I like the intensity of a one person play.  There is little let up for either actor or audience.  In the The Tailor of Inverness there was occasional music, the odd poem, and sometimes a bit of well-chosen video, but mainly it was the talented Matthew Zajac on stage with a violinist.  Sometimes he jumped on a chair, once he twirled a large clothes rail around and around, and once he did around twenty press ups while shouting out his lines - really incredibly energetic.

The set was minimal - the sort I like best because it allows the imagination to work.   There was the tailor's bench, his chair, the clothes rack - and a wall that became something else with clever lighting.  

The play itself was about memory, the tales we choose to tell about ourselves, and the effect of war. There was one point when I realised it felt like the entire audience was holding its breath.  No sweet unwrapping, no fidgeting, no removal of velcro fastenings on boots (as happened immediately behind me the last time I visited the theatre) making it altogether a great theatre experience.  I'm really pleased we took the chance on Hodmandod Senior's cough not interrupting things (it didn't).

Tuesday, March 01, 2016

Happy St David's Day!

A perfect day.

Maybe not quite the first day of spring, but it's getting warmer..

After killing myself in Ali's spinnin' class, I indulged myself with a bunch of Tesco's daffodils


then returned home to find my friend Debra's book, 'Killing Eratosthenes'  behind the door.


I had the pleasure of reading this in its pre-published state.  It takes what remains of a murder trial recorded in Ancient Greece and converts it into a fascinating narrative.  As usual with Debra's books I learnt a lot about life in fifth century BC Athens, but the book comes with a decidedly twenty-first century innovation: via a link to Debra's Killing Eratosthenes website, it is possible to cast your vote and take a look at the virtual outcome.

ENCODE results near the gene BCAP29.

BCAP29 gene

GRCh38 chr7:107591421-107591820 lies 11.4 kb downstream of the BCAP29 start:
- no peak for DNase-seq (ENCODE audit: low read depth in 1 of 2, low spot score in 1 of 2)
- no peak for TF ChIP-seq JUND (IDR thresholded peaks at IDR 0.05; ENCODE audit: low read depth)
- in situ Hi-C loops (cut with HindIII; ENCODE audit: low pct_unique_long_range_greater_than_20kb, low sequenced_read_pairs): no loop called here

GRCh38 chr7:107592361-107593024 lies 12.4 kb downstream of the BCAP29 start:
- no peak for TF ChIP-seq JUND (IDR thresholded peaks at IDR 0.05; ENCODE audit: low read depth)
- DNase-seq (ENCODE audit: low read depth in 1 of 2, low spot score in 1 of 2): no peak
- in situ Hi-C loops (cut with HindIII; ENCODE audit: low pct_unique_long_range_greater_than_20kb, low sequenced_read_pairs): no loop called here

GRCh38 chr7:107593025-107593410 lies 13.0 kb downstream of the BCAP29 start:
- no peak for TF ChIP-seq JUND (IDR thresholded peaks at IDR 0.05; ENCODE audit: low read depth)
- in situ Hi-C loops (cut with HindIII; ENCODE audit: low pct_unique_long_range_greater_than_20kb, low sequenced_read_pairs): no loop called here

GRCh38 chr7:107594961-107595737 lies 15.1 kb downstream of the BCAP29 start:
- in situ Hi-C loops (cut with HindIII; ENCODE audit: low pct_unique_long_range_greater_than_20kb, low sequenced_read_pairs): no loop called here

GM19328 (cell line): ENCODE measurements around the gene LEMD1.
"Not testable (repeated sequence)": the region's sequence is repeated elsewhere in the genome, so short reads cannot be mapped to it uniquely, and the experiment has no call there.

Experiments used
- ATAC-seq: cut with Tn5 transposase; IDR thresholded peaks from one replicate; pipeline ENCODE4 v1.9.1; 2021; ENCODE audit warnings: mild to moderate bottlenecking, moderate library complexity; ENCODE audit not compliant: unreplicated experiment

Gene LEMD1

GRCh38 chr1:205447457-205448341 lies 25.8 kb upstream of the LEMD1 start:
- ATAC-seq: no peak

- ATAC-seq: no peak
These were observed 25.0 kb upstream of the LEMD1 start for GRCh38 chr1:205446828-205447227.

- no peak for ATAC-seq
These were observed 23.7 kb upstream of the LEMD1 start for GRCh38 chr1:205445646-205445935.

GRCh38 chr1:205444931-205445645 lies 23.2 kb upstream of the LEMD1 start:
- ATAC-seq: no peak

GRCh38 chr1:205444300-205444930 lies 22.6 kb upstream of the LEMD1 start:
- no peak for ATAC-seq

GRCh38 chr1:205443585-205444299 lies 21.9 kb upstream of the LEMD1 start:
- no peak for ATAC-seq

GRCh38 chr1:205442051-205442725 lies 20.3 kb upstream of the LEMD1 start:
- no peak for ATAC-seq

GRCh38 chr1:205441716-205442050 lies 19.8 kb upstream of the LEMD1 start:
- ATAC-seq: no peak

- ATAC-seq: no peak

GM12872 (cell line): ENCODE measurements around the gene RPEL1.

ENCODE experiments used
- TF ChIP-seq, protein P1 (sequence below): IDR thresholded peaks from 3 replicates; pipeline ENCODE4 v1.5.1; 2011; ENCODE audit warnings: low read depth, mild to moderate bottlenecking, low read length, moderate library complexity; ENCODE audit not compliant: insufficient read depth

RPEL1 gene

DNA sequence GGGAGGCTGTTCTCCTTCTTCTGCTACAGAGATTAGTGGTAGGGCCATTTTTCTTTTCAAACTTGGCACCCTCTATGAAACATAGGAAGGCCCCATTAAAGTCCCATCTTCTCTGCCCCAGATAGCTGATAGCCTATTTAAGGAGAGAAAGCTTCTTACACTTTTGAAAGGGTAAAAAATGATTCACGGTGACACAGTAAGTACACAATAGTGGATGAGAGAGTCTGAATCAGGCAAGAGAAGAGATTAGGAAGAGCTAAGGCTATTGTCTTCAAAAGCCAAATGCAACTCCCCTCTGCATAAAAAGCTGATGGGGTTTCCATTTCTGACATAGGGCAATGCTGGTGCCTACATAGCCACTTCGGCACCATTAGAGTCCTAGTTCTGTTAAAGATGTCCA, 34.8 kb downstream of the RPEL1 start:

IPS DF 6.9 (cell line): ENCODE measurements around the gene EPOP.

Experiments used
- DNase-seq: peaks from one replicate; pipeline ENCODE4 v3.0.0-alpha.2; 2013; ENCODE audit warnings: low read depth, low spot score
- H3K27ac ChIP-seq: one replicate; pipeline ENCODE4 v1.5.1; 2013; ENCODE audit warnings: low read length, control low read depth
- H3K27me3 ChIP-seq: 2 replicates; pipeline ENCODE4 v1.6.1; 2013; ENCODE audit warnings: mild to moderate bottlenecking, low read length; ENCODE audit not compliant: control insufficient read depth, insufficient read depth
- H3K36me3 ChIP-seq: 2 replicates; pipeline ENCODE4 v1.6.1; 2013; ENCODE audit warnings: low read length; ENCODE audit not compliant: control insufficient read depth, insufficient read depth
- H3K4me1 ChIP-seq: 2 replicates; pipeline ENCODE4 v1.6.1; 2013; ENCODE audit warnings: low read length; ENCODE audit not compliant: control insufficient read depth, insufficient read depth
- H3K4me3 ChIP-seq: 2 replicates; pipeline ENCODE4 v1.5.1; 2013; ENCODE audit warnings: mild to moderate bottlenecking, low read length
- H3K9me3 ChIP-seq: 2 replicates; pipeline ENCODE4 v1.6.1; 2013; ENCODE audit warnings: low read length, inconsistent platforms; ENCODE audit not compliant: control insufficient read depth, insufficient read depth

To finish my perfect St David's day, I am returning to Wales to see the Tailor of Inverness in Theatr Clwyd.   Looking forward to this.  It's had great reviews and the last time monologue I saw in Thatr Clwyd, Grounded,  it turned out to be one of my all-time favourites.

Friday, January 01, 2016

Happy 2016

To celebrate the new year, I have decided to start a new blog, Real Chester.

Meanwhile, in this place, business will continue much as usual.

Lives for Sale: Biographers' Tales by…

In 2015 I got though 90 books.  The last was 'Lives For Sale' by Mark Bostridge, which was a compilation of essays celebrating and justifying the biographers' art.  A very interesting read for me since I am about to embark on more biographical fiction.  

Friday, September 04, 2015

Finished...

...the inner walls ...slithered along every alleyway, every street, every nook I could find...


until I'd reached its heart.

It's taken a couple of years (so far) but I'm beginning to feel I know my city.

Friday, July 24, 2015

The Walls!


Today, I finished my exploration of the walls (and a large section of the the inside).  
And now onwards into the heart of the city...


Thursday, May 21, 2015

The Castle

Earthquakes, hurricanes, witches...



...torturing and traces of the Medieval.  No wonder it took over a month.

Monday, April 20, 2015

Handbridge

Finished Handbridge!  
(took some doing...)

Monday, February 23, 2015

The Lache, Lache Lane and Westminster Park


What there once was  - and is now.  Courage and inspiration.

Sunday, February 08, 2015

Hough Green, Curzon Park


Slitheringly upmarket...